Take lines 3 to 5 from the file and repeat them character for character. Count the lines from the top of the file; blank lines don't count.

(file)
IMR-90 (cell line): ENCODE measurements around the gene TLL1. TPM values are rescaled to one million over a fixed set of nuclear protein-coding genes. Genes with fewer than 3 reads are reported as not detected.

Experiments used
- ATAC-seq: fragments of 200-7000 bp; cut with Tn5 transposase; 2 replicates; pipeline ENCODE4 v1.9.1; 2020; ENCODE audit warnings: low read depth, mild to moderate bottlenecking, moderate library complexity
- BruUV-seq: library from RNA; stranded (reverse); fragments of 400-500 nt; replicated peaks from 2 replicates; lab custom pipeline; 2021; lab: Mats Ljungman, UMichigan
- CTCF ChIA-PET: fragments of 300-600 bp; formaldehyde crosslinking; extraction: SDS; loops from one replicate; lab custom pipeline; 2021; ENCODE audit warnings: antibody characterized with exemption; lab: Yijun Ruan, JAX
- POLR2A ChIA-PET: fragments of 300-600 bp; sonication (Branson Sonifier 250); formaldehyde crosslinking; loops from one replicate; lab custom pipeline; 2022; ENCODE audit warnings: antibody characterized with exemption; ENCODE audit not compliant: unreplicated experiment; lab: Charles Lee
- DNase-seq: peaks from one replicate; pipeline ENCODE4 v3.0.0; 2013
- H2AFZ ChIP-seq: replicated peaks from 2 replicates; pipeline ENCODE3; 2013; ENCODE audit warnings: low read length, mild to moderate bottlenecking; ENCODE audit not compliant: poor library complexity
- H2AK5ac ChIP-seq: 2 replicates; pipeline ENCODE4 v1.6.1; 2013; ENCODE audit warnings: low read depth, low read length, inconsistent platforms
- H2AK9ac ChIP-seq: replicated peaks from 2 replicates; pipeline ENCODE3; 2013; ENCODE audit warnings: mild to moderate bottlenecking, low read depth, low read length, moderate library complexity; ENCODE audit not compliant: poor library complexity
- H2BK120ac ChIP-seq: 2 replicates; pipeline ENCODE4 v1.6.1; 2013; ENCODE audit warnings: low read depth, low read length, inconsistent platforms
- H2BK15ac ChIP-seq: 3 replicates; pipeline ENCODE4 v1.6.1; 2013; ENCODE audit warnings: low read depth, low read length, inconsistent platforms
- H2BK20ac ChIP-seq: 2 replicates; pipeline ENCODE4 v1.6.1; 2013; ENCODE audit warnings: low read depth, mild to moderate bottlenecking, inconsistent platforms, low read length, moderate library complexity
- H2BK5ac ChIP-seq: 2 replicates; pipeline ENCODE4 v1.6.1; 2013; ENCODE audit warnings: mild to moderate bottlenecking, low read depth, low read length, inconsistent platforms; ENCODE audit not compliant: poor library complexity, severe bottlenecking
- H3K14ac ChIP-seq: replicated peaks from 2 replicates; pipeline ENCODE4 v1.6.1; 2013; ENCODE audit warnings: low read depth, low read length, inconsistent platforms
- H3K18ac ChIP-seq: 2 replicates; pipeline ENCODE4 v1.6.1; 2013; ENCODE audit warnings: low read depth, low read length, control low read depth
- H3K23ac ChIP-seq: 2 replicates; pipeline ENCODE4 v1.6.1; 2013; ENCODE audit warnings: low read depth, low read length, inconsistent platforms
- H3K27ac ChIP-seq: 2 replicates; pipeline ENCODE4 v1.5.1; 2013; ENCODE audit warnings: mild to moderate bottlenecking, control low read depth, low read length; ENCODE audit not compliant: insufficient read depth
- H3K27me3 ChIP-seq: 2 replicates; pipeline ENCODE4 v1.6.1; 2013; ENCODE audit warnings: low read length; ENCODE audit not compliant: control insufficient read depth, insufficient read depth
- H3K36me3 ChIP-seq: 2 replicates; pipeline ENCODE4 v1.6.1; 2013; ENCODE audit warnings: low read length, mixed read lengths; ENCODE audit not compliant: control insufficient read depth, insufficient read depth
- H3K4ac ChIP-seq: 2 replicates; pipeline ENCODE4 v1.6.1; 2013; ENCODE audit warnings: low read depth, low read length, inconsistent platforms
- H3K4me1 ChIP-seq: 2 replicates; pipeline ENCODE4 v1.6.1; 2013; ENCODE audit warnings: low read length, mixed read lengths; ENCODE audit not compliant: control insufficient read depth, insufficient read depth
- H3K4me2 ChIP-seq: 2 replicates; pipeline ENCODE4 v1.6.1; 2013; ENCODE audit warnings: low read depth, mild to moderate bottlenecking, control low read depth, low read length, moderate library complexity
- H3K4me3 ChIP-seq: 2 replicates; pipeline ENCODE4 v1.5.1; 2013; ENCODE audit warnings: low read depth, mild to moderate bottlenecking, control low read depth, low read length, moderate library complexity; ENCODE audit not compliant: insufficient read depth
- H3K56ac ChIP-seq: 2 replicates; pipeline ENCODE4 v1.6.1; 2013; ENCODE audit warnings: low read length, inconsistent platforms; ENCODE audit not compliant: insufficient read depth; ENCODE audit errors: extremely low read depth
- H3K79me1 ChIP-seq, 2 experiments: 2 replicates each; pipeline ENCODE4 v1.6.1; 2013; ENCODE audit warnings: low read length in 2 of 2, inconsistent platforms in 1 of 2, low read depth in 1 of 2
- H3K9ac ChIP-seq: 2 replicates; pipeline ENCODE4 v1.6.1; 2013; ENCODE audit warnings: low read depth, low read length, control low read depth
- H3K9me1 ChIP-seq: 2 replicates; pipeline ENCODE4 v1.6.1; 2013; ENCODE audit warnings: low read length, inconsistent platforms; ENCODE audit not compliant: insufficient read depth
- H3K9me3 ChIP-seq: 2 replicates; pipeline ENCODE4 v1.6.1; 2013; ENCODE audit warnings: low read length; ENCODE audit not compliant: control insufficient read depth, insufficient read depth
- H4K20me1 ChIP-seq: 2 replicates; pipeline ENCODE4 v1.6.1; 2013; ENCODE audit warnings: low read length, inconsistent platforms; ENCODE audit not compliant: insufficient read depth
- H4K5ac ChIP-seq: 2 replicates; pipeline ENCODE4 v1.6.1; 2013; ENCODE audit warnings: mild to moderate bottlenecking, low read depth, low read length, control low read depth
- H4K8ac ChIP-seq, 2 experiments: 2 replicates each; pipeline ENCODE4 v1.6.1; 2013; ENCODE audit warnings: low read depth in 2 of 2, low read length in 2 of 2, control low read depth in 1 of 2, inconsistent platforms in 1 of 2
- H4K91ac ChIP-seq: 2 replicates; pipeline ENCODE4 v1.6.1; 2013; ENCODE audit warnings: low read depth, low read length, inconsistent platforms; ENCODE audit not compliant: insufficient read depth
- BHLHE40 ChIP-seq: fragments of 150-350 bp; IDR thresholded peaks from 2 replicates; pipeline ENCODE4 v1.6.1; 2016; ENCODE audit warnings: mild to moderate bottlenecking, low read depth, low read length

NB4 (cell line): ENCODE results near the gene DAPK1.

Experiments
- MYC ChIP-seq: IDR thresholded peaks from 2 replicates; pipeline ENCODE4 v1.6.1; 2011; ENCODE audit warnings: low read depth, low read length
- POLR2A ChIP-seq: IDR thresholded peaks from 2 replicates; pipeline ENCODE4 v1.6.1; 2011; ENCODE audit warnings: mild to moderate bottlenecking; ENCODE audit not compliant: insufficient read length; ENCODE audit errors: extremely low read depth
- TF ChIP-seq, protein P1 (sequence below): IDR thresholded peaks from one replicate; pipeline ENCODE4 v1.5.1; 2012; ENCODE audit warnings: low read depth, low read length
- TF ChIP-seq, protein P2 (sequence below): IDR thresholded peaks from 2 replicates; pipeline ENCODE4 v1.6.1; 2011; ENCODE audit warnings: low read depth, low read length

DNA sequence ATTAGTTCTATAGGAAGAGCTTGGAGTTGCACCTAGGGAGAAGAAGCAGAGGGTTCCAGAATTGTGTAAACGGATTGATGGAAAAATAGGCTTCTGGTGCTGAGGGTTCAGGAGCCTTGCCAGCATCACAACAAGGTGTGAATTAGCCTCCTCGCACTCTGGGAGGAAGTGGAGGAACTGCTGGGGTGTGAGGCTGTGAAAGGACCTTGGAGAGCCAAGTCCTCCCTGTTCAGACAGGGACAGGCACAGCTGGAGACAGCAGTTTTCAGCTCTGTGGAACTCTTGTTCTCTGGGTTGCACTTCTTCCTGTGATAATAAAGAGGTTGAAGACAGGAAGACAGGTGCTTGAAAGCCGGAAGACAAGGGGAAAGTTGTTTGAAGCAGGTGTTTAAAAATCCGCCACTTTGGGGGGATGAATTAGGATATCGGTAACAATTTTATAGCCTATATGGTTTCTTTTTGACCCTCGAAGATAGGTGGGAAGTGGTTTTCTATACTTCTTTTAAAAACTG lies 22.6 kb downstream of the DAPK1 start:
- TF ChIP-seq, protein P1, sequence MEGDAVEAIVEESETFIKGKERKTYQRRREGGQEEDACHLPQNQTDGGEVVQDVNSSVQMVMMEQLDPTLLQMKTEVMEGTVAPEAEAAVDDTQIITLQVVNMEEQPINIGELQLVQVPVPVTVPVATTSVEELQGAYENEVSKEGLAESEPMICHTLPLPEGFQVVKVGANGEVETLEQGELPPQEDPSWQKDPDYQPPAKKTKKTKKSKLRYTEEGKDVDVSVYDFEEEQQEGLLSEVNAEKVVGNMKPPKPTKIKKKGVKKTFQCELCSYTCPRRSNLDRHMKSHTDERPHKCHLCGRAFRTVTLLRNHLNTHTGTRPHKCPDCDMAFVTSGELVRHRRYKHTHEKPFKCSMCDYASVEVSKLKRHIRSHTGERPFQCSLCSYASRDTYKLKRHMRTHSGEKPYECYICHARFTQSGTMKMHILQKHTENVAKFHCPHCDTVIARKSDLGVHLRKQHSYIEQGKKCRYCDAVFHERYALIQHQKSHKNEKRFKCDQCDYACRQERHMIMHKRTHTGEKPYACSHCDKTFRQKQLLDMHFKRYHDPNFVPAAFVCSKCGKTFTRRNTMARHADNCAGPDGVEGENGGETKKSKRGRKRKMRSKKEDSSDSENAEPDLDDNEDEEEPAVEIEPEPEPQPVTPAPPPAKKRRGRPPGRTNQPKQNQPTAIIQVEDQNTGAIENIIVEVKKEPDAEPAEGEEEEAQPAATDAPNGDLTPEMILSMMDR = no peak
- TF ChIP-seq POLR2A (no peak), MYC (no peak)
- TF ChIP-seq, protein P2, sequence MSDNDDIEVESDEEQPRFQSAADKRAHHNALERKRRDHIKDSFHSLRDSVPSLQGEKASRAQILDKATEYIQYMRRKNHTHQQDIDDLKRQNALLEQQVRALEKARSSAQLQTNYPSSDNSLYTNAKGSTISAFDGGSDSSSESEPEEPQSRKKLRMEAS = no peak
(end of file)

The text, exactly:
- ATAC-seq: fragments of 200-7000 bp; cut with Tn5 transposase; 2 replicates; pipeline ENCODE4 v1.9.1; 2020; ENCODE audit warnings: low read depth, mild to moderate bottlenecking, moderate library complexity
- BruUV-seq: library from RNA; stranded (reverse); fragments of 400-500 nt; replicated peaks from 2 replicates; lab custom pipeline; 2021; lab: Mats Ljungman, UMichigan
- CTCF ChIA-PET: fragments of 300-600 bp; formaldehyde crosslinking; extraction: SDS; loops from one replicate; lab custom pipeline; 2021; ENCODE audit warnings: antibody characterized with exemption; lab: Yijun Ruan, JAX